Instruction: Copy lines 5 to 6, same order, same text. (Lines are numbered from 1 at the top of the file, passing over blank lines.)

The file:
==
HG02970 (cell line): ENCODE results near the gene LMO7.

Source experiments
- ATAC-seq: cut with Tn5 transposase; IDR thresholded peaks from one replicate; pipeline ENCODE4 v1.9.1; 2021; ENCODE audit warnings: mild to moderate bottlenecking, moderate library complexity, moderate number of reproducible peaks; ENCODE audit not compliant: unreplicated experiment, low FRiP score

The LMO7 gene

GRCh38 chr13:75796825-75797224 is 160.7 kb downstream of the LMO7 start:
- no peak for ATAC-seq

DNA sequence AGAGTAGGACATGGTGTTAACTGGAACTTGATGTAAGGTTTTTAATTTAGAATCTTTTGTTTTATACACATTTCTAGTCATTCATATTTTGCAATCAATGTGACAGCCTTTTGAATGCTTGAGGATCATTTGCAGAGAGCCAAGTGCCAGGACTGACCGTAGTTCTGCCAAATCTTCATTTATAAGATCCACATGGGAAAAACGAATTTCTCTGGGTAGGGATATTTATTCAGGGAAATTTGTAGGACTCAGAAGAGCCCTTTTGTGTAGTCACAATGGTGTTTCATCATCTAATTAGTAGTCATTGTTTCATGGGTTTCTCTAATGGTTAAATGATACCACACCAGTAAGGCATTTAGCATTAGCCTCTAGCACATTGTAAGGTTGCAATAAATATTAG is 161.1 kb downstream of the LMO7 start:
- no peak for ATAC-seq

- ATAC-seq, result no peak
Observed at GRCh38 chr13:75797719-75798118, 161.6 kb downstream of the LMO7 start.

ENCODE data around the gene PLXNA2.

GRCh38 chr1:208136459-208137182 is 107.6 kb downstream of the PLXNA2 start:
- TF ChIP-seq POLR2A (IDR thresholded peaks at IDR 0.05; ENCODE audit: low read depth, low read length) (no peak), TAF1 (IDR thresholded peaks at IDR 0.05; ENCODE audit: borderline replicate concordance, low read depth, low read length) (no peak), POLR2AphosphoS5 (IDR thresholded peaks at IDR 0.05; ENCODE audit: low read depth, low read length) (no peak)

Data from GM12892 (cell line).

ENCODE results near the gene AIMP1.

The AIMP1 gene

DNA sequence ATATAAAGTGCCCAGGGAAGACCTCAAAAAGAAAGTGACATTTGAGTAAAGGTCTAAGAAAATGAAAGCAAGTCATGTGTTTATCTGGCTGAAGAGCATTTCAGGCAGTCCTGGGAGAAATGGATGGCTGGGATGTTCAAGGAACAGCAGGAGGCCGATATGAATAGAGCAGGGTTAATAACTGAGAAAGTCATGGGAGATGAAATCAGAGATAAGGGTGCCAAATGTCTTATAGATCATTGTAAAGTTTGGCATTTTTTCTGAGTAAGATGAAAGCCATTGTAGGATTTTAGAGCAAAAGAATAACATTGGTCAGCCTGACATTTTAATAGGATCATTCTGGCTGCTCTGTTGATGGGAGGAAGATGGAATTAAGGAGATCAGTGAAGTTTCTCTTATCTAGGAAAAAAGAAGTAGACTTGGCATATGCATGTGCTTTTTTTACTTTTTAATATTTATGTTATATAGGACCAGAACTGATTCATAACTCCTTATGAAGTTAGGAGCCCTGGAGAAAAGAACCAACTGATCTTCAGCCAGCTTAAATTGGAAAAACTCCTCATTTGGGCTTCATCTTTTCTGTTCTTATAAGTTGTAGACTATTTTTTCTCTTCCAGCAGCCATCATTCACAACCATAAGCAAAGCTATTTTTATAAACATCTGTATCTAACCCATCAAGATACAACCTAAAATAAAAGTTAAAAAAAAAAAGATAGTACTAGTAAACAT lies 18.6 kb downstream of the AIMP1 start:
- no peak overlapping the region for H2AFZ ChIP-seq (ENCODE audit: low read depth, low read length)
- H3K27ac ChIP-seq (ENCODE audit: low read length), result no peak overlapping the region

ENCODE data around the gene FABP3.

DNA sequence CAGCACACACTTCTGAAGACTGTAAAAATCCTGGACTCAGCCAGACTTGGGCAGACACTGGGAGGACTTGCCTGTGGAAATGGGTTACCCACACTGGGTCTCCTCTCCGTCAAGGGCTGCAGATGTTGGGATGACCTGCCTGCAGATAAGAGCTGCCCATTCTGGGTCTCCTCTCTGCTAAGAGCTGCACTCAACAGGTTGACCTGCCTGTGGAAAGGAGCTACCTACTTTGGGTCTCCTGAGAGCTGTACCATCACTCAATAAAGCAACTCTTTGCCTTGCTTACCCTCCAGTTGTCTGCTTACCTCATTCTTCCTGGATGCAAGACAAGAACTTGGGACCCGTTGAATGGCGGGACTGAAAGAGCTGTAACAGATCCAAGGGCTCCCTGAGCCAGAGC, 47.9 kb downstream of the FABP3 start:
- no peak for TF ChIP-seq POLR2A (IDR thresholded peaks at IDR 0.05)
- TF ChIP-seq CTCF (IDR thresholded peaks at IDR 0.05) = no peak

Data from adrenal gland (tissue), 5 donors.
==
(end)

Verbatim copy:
GRCh38 chr13:75796825-75797224 is 160.7 kb downstream of the LMO7 start:
- no peak for ATAC-seq